During Edgar’s first game with offensive play-calling duties, the results didn’t look too much different From the previous two games where Alcovy was outscored 74-0 against Colquitt County and Grovetown. 

The Tigers did get their first touchdown since the fourth quarter of the Salem game, however, when Simmons improvised and scrambled his way into the end zone from about four yards out to put the Tigers on the board. 

Andrae Robinson
Alcovy's Andrae Robinson sprints to the end zone on an 85-yard kickoff return for a touchdown during Saturday's game against Lakeside. -photo by Anthony Banks

Alcovy’s other touchdown came from an 85-yard kick return from Andrae Robinson late in the game. 

As far as the quarterback situation goes, Edgar elected to give Campbell the nod. The offense struggled with Campbell behind center before the senior was knocked out of the game with an injury. In came Simmons who finished a respectable 4-of-8 passing for 86 yards and the rushing score before he too exited the game with an injury to his arm that required ice and X-rays to make sure nothing was broken.

Neither quarterback has lit the world on fire statistically speaking this year. Simmons has completed 22 of 50 passes for 255 yards. That’s a 44 percent completion rate, but it’s slightly better than Campbell’s 35 percent rate and 135 passing yards.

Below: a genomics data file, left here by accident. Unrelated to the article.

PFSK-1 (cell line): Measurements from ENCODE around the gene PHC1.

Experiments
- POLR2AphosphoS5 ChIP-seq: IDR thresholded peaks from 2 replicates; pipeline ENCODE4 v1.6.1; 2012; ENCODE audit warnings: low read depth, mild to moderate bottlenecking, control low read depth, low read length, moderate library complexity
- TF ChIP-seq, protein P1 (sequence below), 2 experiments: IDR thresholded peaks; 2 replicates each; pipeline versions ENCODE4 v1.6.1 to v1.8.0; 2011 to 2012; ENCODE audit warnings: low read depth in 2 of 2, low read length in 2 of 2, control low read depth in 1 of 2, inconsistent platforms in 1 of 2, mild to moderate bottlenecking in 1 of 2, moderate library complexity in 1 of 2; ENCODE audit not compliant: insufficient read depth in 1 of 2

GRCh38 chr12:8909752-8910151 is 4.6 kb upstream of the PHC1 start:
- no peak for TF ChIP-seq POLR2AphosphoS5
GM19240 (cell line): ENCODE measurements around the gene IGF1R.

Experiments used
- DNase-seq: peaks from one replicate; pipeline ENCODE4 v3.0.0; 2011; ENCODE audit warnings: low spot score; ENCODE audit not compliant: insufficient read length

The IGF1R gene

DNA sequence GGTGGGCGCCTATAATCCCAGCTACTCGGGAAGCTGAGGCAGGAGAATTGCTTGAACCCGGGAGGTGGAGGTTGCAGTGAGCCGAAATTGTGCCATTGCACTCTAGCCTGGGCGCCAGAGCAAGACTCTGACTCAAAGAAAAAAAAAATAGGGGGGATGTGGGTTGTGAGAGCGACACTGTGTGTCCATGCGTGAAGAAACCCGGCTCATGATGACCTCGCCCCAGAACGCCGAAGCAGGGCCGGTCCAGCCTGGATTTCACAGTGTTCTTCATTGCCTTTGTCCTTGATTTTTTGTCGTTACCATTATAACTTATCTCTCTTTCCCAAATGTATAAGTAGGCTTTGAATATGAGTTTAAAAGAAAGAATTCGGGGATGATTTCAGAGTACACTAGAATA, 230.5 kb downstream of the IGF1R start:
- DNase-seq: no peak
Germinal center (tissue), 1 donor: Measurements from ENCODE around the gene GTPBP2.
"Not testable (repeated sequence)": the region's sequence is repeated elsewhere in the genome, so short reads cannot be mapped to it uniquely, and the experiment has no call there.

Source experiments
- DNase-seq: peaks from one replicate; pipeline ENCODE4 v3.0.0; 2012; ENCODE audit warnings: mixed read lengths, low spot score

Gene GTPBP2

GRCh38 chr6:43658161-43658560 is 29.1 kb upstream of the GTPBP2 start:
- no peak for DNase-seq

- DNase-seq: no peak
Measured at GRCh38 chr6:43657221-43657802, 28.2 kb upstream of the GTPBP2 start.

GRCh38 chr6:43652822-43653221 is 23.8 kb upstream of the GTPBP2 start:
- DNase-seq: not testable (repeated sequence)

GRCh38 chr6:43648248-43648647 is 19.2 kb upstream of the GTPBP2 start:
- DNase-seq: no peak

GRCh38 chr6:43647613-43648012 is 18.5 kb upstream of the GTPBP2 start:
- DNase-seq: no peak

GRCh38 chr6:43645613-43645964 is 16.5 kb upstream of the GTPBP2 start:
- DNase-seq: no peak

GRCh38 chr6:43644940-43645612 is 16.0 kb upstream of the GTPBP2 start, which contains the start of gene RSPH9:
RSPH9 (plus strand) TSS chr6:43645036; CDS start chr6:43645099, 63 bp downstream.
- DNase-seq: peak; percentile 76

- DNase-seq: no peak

Campbell’s had a little bit more success using his legs, as he’s rushed for 160 yards on 45 carries. But Simmons is the only quarterback that’s produced a score, although both of his touchdowns this season have come on the ground. 

Despite seven interceptions thrown, the offense has sometimes shown some extra spark with Simmons’ improvisational skills and displayed grit. He’s a bit of a gunslinger, but Edgar says the senior signal caller’s moxie may be his best quality as he will no doubt work to settle on a starter the rest of the way, with Alcovy needing two wins in its last three games to enter the postseason.